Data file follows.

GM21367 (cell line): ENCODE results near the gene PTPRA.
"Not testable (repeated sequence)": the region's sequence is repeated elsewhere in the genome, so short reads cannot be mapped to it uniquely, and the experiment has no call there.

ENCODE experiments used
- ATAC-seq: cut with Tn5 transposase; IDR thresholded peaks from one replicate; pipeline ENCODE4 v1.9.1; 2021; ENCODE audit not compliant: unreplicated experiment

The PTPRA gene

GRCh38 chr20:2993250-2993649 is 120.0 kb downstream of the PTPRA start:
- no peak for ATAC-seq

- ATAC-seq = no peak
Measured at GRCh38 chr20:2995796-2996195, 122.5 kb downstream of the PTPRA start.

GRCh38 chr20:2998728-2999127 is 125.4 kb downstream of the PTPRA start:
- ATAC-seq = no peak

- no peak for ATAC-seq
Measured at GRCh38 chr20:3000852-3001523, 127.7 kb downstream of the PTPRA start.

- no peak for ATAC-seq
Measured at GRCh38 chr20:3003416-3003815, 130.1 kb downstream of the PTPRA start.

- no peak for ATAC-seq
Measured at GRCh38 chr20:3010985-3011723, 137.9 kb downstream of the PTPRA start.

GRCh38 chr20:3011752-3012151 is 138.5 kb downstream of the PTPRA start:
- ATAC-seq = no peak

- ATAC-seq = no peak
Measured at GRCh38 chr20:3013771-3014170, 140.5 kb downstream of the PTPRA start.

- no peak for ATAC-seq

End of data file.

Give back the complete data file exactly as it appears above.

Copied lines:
GM21367 (cell line): ENCODE results near the gene PTPRA.
"Not testable (repeated sequence)": the region's sequence is repeated elsewhere in the genome, so short reads cannot be mapped to it uniquely, and the experiment has no call there.

ENCODE experiments used
- ATAC-seq: cut with Tn5 transposase; IDR thresholded peaks from one replicate; pipeline ENCODE4 v1.9.1; 2021; ENCODE audit not compliant: unreplicated experiment

The PTPRA gene

GRCh38 chr20:2993250-2993649 is 120.0 kb downstream of the PTPRA start:
- no peak for ATAC-seq

- ATAC-seq = no peak
Measured at GRCh38 chr20:2995796-2996195, 122.5 kb downstream of the PTPRA start.

GRCh38 chr20:2998728-2999127 is 125.4 kb downstream of the PTPRA start:
- ATAC-seq = no peak

- no peak for ATAC-seq
Measured at GRCh38 chr20:3000852-3001523, 127.7 kb downstream of the PTPRA start.

- no peak for ATAC-seq
Measured at GRCh38 chr20:3003416-3003815, 130.1 kb downstream of the PTPRA start.

- no peak for ATAC-seq
Measured at GRCh38 chr20:3010985-3011723, 137.9 kb downstream of the PTPRA start.

GRCh38 chr20:3011752-3012151 is 138.5 kb downstream of the PTPRA start:
- ATAC-seq = no peak

- ATAC-seq = no peak
Measured at GRCh38 chr20:3013771-3014170, 140.5 kb downstream of the PTPRA start.

- no peak for ATAC-seq